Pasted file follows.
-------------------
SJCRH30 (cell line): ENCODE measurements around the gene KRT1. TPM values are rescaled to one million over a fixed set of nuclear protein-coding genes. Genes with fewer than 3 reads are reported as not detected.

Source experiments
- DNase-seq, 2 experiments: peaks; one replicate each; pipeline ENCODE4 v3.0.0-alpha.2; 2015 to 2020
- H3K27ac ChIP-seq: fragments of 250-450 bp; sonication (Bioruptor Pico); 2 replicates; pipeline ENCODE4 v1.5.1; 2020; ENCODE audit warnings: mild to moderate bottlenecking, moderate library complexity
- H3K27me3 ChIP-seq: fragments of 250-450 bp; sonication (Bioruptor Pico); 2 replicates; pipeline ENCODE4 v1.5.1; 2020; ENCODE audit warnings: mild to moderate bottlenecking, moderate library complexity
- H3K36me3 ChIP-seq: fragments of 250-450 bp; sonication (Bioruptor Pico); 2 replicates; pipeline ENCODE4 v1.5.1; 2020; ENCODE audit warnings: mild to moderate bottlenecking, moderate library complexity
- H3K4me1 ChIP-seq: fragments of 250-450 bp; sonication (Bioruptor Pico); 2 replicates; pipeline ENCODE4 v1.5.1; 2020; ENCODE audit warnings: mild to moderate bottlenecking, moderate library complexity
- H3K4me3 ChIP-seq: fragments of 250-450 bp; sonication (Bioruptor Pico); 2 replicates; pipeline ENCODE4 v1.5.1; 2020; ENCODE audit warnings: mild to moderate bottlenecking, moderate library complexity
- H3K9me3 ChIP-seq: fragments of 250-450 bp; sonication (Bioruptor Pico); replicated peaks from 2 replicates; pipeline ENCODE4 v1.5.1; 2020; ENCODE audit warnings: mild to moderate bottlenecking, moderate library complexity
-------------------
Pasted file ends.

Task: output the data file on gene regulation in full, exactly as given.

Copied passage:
SJCRH30 (cell line): ENCODE measurements around the gene KRT1. TPM values are rescaled to one million over a fixed set of nuclear protein-coding genes. Genes with fewer than 3 reads are reported as not detected.

Source experiments
- DNase-seq, 2 experiments: peaks; one replicate each; pipeline ENCODE4 v3.0.0-alpha.2; 2015 to 2020
- H3K27ac ChIP-seq: fragments of 250-450 bp; sonication (Bioruptor Pico); 2 replicates; pipeline ENCODE4 v1.5.1; 2020; ENCODE audit warnings: mild to moderate bottlenecking, moderate library complexity
- H3K27me3 ChIP-seq: fragments of 250-450 bp; sonication (Bioruptor Pico); 2 replicates; pipeline ENCODE4 v1.5.1; 2020; ENCODE audit warnings: mild to moderate bottlenecking, moderate library complexity
- H3K36me3 ChIP-seq: fragments of 250-450 bp; sonication (Bioruptor Pico); 2 replicates; pipeline ENCODE4 v1.5.1; 2020; ENCODE audit warnings: mild to moderate bottlenecking, moderate library complexity
- H3K4me1 ChIP-seq: fragments of 250-450 bp; sonication (Bioruptor Pico); 2 replicates; pipeline ENCODE4 v1.5.1; 2020; ENCODE audit warnings: mild to moderate bottlenecking, moderate library complexity
- H3K4me3 ChIP-seq: fragments of 250-450 bp; sonication (Bioruptor Pico); 2 replicates; pipeline ENCODE4 v1.5.1; 2020; ENCODE audit warnings: mild to moderate bottlenecking, moderate library complexity
- H3K9me3 ChIP-seq: fragments of 250-450 bp; sonication (Bioruptor Pico); replicated peaks from 2 replicates; pipeline ENCODE4 v1.5.1; 2020; ENCODE audit warnings: mild to moderate bottlenecking, moderate library complexity